Father, dear Father

THEATRE; A Voyage Round My Father Oxford Playhouse
The child is father of the man: as Peter Nichols once observed, there's a special case in which that statement is true when a dramatist asserts the privilege of bringing his father back to life on the stage. By a strange coincidence, Nichols's 1971 play Forget-Me-Not Lane0 opened at the Greenwich Theatre just a year after the premier there of John Mortimer's A Voyage Round My Father, a piece that is now revived in an enjoyable and touching production by Laurence Boswell at the Oxford Playhouse.

The two works have strong affinities. Both are autobiographical memory plays in which direct narration from a middle-aged son is combined with remembered scenes, involving his younger self, of a past dominated by a loud, over-bearing, impossible father.

In the Nichols, this latter is an autodidactic travelling salesman who treats the world to an ongoing lecture-cum-vaudeville act on the evils of dangling prepositions, ear wax and most known forms of pleasure. In the Mortimer, the father is a divorced barrister, a loner and individualist ("Is execution done on Cawdor?" he would typically ask his baffled five- year-old), whose blindness is never referred to by his family.

Forget-Me-Not Lane brings past and present into a much more dynamic collision, though, as memories of the author's wartime adolescence hurtle through a semi-circle of doors, and start talking back to the middle-aged hero: "I'm part of your mental landscape forever, duckie." This dramatic conceit is a perfect way of illustrating how the past isn't passive but nags away with unfinished psychic business, and how we only understand people when it is too late to be of any use.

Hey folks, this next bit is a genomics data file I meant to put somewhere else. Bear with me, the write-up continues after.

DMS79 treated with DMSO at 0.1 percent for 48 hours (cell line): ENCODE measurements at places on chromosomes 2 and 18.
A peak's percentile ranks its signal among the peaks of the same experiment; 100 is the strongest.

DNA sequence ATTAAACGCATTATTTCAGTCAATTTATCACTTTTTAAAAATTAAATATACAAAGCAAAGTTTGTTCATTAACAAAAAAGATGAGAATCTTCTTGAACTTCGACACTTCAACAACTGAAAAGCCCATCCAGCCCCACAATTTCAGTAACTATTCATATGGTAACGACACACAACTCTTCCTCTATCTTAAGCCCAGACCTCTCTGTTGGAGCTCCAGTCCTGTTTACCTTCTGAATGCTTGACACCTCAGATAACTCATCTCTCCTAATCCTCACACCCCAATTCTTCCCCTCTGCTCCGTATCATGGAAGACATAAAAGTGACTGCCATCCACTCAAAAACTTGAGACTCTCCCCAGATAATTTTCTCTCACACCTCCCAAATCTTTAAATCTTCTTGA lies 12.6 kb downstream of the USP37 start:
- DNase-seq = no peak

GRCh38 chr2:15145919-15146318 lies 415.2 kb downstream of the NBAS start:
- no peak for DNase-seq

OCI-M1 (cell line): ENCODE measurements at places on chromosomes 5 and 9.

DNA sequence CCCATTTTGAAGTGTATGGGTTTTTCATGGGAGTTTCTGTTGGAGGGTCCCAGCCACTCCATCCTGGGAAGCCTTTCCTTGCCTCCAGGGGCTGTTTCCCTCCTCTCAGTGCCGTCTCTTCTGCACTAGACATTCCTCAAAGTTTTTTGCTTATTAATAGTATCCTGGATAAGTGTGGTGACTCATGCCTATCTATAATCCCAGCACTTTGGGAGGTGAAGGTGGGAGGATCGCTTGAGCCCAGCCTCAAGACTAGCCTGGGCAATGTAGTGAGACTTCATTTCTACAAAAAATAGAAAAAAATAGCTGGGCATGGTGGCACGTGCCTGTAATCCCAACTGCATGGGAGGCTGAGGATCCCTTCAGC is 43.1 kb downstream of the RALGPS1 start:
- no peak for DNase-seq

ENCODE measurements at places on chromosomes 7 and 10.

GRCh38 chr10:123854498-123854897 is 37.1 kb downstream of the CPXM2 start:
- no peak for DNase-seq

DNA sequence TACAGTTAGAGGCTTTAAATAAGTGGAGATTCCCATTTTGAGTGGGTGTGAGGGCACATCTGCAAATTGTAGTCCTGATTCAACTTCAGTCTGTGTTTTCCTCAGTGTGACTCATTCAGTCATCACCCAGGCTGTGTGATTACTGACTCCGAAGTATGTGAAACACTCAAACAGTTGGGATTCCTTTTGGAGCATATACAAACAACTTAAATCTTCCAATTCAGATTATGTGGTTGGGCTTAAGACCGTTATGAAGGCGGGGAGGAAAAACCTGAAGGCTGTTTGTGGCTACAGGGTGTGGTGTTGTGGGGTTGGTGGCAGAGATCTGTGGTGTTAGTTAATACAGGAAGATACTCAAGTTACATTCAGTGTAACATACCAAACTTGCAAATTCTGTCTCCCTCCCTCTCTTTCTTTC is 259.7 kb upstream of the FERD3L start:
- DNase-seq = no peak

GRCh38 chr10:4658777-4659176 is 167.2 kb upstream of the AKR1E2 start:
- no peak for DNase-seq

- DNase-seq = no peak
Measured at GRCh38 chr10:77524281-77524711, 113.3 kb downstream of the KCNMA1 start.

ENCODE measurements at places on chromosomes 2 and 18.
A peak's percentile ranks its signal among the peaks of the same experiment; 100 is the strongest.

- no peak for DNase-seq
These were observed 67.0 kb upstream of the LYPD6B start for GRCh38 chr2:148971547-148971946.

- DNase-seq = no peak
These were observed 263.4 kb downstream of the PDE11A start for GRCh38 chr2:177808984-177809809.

By comparison, as Boswell's skilful, funny production cannot quite disguise, A Voyage Round My Father is a rather static and sedate affair, the narrator's son either onlooker or participant in the re-enactments but never shown in vigorous contention with the people remembered in the play's own present tense.

The well-judged look of this revival certainly gives the reminiscences the right fluidity and speed. Idit Nathan's design evokes the father's beloved garden through a permanent set of rather abstract outsize tiles which can be flooded with yellow light to create the effect of a golden summer's day or flap open to produce, say, a sunken witness box for the scenes in court. I take the exact opposite view from the lady I overheard in the interval who said it was more moving on the television because you could see all the lovely flowers that the Father had to have described to him.

Robert Lang is splendid as Mortimer senior, a fleshy, temper-flushed walrus with a glazed, defiant stare and a vocal delivery which, if you are blind yourself, you would swear was coming from Ralph Richardson. He shows you both what is infuriating and what is admirable about the man.

Inveighing against parsons, he is told by his new daughter-in-law that her father is one. "I know," he replies, his face lighting up with the smile of triumph of someone who has made a wicked move in a game. Lynne Farleigh is also excellent as his loyal, resigned wife. The play, though not as penetratingly or ambivalently as Forget-Me-Not Lane, shows how men turn into their fathers. Here, I'm afraid, Mark Tandy's two-dimensional performance as the grown-up son suggests that that process will not get very far.

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